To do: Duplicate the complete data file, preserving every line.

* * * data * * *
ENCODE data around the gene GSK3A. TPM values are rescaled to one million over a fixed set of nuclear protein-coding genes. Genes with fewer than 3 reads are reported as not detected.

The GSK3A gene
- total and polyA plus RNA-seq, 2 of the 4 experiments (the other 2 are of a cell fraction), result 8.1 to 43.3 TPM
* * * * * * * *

ENCODE data around the gene GSK3A. TPM values are rescaled to one million over a fixed set of nuclear protein-coding genes. Genes with fewer than 3 reads are reported as not detected.

The GSK3A gene
- total and polyA plus RNA-seq, 2 of the 4 experiments (the other 2 are of a cell fraction), result 8.1 to 43.3 TPM